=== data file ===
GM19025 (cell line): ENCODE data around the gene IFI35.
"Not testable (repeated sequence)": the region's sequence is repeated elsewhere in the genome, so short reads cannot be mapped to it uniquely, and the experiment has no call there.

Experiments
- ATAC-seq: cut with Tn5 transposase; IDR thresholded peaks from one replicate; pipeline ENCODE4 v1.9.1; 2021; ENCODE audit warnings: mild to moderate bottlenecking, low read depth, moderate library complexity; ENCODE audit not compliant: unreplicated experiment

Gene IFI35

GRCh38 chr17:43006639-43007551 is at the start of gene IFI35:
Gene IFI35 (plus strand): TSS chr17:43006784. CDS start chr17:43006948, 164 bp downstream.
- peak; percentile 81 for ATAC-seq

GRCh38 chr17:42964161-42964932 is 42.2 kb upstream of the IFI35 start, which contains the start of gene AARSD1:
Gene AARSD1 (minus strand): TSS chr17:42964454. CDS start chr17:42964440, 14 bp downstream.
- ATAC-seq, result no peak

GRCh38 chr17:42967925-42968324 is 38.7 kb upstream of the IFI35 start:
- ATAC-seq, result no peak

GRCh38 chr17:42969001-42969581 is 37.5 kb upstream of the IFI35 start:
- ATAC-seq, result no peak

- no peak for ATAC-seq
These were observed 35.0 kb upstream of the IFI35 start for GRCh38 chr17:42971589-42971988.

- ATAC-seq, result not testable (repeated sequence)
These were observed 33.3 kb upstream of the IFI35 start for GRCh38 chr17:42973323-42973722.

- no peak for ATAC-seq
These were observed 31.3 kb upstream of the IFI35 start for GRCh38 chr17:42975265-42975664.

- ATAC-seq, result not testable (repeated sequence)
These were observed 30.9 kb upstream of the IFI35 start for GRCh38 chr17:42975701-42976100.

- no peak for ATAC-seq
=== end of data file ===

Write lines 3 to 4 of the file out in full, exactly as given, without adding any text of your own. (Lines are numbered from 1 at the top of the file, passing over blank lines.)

Experiments
- ATAC-seq: cut with Tn5 transposase; IDR thresholded peaks from one replicate; pipeline ENCODE4 v1.9.1; 2021; ENCODE audit warnings: mild to moderate bottlenecking, low read depth, moderate library complexity; ENCODE audit not compliant: unreplicated experiment